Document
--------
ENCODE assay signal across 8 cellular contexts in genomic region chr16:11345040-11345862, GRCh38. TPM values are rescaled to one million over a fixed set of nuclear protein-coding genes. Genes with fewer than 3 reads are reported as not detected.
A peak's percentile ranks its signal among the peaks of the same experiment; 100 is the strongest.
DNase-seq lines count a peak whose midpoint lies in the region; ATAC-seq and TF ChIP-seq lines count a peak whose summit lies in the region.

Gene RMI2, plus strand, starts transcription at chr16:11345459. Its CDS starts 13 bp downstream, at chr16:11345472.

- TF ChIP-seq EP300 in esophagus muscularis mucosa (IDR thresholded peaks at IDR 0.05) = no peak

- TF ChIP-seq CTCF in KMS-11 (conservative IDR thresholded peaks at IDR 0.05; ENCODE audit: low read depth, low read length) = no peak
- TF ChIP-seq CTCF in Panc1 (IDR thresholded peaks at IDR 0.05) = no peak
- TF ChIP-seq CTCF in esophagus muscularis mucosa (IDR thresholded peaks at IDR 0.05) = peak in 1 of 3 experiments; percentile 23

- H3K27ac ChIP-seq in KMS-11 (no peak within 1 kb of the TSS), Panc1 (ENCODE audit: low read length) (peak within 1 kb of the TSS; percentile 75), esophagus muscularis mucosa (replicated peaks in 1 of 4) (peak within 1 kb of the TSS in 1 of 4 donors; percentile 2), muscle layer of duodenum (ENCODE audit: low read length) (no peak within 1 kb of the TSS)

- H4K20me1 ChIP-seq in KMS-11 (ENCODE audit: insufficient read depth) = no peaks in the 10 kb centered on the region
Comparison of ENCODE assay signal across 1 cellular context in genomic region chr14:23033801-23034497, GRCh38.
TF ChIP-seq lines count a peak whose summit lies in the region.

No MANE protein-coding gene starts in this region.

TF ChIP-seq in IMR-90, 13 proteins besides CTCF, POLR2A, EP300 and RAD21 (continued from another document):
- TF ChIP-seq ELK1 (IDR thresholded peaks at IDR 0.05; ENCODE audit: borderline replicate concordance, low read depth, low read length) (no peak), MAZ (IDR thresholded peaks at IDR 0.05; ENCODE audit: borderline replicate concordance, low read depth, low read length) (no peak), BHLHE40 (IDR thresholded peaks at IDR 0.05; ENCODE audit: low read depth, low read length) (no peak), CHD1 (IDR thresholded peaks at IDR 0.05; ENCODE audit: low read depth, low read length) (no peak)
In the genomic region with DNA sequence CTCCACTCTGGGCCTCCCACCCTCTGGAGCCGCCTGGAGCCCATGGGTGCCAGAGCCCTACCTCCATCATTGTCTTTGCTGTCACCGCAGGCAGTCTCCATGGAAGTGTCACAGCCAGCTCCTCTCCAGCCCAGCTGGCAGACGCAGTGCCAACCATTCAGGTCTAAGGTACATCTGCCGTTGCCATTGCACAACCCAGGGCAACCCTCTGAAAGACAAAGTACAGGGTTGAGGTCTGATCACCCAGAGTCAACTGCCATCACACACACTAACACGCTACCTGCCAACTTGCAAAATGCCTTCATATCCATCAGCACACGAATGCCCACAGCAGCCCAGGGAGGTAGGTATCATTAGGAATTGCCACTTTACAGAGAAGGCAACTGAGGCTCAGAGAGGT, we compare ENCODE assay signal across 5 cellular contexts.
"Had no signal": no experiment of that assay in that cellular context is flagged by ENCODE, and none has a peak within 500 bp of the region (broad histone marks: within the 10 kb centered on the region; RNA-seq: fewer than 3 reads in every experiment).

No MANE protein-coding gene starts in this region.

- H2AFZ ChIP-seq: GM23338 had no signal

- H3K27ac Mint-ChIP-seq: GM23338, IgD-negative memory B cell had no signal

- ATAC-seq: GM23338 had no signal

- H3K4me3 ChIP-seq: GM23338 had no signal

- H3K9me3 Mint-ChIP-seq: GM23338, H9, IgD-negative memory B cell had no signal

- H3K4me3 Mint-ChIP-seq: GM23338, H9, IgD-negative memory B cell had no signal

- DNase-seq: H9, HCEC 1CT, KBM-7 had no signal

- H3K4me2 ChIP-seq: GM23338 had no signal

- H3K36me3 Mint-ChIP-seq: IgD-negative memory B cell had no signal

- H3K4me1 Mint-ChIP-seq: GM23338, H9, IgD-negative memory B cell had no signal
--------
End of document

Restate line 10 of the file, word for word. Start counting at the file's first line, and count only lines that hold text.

- H4K20me1 ChIP-seq in KMS-11 (ENCODE audit: insufficient read depth) = no peaks in the 10 kb centered on the region